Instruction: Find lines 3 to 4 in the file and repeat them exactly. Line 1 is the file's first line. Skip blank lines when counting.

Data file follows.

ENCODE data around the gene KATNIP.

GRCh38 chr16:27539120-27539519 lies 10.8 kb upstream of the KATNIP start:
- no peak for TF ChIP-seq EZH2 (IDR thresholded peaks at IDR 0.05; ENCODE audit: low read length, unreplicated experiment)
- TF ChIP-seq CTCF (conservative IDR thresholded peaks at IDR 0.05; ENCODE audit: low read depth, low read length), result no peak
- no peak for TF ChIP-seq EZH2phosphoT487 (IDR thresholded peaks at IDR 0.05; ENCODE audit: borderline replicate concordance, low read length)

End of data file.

- no peak for TF ChIP-seq EZH2 (IDR thresholded peaks at IDR 0.05; ENCODE audit: low read length, unreplicated experiment)
- TF ChIP-seq CTCF (conservative IDR thresholded peaks at IDR 0.05; ENCODE audit: low read depth, low read length), result no peak